by the University in 1948 and has
since become a regular feature of
the musical agenda for each
school year. It was named after
Prof. Albert A. Stanley, often
called "The Grand Old Man of
.draft .Boards
to Induct 13
Washtenaw county's two draft-
boards will induct a total of 13
men in December, State Selective
Service Director, Glenn B. Arnold
announced yesterday.
Six of the draftees will be taken
from Ann Arbor Board No. 85 and
the remaining seven from Ypsi-
lanti Board No. 341.
Arnold assigned a total quota
of 1115 men to state draft boards,
but stipulated that only 892 would
actually be inducted into the
armed services. The additional
men will account for last minute
deferments and "other emergen-
cies," Arnold explained.
Current schedules call for 15
men to be drafted from Ann Ar-
bor in November with 18 set to
be inducted from Ypsilanti.

CHEMISTRY LABORATORY-Pharmacy courses first offered
at the University were conducted entirely within the chemistry
department in labs like the one above, until 1876 when the pro-
gram was organized into a school of pharmacy.
TOTAL COSTS CUT:
Studep aContrbutions Asked
For Pep Rally Finance Plan

sent out letters to all residences
on campus requesting donations.
Total cost of rallies has been
considerably cut this year by eli-
miinating the services of the Plant
Department.. In former years the
department had set up the plat-
form and provided the wood. The
total budget for the five rallies
planned for this football season
is $350, while in other years just
two rallies have cost this much.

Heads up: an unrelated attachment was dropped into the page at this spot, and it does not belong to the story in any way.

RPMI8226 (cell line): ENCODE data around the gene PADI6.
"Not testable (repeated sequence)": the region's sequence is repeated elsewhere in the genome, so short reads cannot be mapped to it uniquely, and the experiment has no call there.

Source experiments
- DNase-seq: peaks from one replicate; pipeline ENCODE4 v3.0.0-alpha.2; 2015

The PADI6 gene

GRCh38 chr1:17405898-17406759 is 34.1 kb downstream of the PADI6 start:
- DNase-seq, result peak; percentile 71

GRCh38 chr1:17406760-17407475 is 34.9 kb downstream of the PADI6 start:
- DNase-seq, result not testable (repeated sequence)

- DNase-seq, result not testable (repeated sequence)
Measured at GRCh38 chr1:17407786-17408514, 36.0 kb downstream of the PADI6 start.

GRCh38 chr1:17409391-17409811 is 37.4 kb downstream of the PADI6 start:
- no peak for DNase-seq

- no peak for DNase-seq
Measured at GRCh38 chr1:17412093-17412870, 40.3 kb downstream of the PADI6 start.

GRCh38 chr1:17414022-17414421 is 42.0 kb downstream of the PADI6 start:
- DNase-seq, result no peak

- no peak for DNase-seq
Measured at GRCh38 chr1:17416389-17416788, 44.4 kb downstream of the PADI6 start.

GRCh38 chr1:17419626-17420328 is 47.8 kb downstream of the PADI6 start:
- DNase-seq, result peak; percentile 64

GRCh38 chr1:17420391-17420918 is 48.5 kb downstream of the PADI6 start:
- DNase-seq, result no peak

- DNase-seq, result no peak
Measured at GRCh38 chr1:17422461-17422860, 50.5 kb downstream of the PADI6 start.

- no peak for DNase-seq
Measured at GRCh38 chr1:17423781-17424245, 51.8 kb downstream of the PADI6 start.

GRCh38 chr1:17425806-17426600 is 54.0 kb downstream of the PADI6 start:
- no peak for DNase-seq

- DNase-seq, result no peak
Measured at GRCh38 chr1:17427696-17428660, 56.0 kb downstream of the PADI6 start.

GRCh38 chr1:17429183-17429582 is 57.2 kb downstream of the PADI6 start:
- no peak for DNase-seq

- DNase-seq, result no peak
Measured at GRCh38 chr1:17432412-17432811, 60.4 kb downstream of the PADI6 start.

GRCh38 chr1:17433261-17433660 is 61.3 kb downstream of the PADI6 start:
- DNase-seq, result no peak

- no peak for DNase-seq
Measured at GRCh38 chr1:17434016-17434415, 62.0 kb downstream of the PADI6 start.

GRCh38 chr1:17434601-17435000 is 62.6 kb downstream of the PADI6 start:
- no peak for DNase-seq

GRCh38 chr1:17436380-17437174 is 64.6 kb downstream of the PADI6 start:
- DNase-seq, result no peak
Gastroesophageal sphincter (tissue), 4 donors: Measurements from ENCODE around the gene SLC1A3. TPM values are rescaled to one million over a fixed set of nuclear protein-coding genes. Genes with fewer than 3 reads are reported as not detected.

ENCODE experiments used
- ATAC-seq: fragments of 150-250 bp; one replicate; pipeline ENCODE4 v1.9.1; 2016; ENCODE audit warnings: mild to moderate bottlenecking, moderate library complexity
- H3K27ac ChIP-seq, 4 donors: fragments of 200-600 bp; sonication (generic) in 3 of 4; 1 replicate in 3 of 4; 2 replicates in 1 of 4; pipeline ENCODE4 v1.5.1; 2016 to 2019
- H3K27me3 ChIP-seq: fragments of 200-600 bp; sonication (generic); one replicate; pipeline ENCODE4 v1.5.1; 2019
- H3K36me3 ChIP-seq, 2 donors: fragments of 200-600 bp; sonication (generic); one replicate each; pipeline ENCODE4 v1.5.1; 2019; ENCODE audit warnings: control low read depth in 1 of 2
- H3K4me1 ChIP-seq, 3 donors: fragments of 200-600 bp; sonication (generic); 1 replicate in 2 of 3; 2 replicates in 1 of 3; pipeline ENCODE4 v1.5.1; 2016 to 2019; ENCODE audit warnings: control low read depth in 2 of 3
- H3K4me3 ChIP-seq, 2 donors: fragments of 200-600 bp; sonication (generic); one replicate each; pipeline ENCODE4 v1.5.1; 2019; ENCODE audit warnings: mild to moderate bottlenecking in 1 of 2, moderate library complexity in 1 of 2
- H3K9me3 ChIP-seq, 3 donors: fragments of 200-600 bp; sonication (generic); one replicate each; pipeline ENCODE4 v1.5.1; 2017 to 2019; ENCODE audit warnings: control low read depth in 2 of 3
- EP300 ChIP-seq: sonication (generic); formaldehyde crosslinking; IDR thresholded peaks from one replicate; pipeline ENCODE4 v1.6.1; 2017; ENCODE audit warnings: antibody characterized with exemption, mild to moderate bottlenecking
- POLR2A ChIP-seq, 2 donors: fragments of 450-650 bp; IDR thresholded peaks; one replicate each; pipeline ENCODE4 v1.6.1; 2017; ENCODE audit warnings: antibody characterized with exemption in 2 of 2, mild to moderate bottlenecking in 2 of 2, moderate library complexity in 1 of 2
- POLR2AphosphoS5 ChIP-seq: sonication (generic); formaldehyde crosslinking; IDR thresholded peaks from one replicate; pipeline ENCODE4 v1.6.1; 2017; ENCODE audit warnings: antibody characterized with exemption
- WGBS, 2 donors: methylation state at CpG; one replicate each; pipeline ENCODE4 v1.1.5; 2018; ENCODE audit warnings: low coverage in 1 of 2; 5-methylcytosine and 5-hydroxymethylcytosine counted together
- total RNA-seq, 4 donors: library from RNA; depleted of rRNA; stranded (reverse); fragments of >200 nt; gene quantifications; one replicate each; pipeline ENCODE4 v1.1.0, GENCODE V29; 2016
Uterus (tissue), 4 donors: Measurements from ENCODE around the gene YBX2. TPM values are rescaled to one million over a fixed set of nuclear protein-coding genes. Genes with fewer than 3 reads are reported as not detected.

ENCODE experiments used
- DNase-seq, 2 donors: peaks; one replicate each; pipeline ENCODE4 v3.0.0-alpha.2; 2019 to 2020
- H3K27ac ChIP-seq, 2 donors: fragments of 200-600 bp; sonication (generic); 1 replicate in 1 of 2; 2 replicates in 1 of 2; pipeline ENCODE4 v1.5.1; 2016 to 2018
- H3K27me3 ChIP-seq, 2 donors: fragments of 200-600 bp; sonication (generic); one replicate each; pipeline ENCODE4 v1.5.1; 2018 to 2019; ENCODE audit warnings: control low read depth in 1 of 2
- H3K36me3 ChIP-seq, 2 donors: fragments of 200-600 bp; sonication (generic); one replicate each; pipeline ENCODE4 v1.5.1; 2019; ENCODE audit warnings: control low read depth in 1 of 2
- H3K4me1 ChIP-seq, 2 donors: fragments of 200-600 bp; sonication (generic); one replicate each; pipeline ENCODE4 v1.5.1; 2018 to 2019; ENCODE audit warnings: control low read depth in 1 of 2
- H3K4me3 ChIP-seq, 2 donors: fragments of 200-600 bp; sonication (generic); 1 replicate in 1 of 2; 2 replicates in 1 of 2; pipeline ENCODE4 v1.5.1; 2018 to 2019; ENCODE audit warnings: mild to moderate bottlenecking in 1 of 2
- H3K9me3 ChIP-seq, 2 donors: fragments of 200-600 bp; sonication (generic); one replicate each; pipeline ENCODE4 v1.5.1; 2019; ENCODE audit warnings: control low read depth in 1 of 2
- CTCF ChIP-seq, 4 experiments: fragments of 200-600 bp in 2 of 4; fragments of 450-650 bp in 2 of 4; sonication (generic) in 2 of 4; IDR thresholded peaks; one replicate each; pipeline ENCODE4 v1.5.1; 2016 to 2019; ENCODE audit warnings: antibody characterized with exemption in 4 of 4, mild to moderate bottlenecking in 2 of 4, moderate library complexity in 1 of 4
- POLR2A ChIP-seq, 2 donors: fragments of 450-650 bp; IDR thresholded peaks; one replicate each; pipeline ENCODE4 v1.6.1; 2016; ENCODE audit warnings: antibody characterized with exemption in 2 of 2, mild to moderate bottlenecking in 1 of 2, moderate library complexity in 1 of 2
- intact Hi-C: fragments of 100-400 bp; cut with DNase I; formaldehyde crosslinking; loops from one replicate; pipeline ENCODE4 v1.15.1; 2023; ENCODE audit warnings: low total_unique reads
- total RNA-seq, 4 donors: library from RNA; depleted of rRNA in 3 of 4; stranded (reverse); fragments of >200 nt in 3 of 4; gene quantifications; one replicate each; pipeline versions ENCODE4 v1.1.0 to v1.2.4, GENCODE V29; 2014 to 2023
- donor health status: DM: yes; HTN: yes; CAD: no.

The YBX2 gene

In the future it is hoped that
sufficient funds can be raised
through Cinema Guild movies and
similar projects alone.

"../

RENTED
SOLD
BOUGHT
REPAIRED

Music," who served at the Uni-
versity from 1839 to 1922.
Included in the concert tolay
will be "Quartet in E-flat Major,
Op. 74" by Beethoven; "Quartet
in E, No. 6 (1951)" by Prof. Ross
Lee Finney of the School of Mu-
sic; and "Quintet in A major, K.
581" by Mozart.
In an effort, to tie the concerts
together in a purposeful and
meaningful way, the Quartet pre-
sents the works of many com-
posers in chronological sequence.
At each concert,'for example, the
quartet will present a' work by
Beethoven.
The Quartet also feels that con-
temporary works should be heard
more than once, and so are re-
peating many works which they
presented last summer. In addi-
tion the Quartet will introduee
this season a new American work'-
especially commissibned by the
University.
This season will mark the
f i r s t appearance of Robert
Courte, violinist, during the
regular school year. Courte
played with the Quartet during
the summer semester. A former
faculty member of the Brussels
Conservatory, Courte joined the ;
University faculty in 1951.
Other members of the Quartet
are Prof. Gilbert Ross, first vio-
linist; Emil Raab, second violinist
and Prof. Oliver Edel, cellist. All
have had extensive experien Ae on
quartets before joining the tan-
ley Quartet.

LIVE-ON AIR

STUDENT SUPPLIES
G.!. Requisitions
Accepted on Supplies Only
Webster-Chicago Wire Recorders
MORRI LL'S
314 S. State St. Ph.7177
fountain pens repaired

READ and USE
DAILY
CLASSIFIEDS

n

i
ti 5::1'
C;i }y?:
:: ' 1'
t :? ii
1:j::
C"i :
t+ ::;::
r ti;..
(c;''2
"r:::;
1 ::
b:4:: >:
h _:;fi i
t:
k i:C}:
±.:;,;:
1, '
t :% : :

Campus Interviews on Ci

No. 25
THE
SEA
HORSE

~'
M .
E
k
L
M
-

\ "
Va

s
i
0
..
I!
s _ .
,_

0/

rarette T ss410
Tesltofh
W Ijrhet
) L Wel. dr~nT {A'
.d.4f
CLI
Col r
.,
Ob
Q ....
>i.,
f
s*1*
..

d
0
O0
0

U

D tILD'SA 's
State Street on the Campus

I-.

men Franlind PrinteJ:
e that can take rest
is greater than
he that can take cities."
B. Franklin
Por Richard'sAmanac,1737
There's a time to pause in every activity.
When you make that pause refreshing with
ice-cold Coca-Cola you can take what comes
with ease.

A co

his little gee-gee was all at sea. It was
enough to upset his equine-imity. He'd been
reading about those rush-rush cigarette tests
-the quick sniff, the fast puff. "Hardly the
scientific approach," he said in his confusion.
But then he realized that one test is an equine
of a different pigmentation-a thorough,
conclusive test of cigarette mildness.
It's the sensible test ... the 30-Day Camel
Mildness Test, which simply asks you to try
Camels as your steady smoke-on a day-after-day

"!

Back to Top

© 2021 Regents of the University of Michigan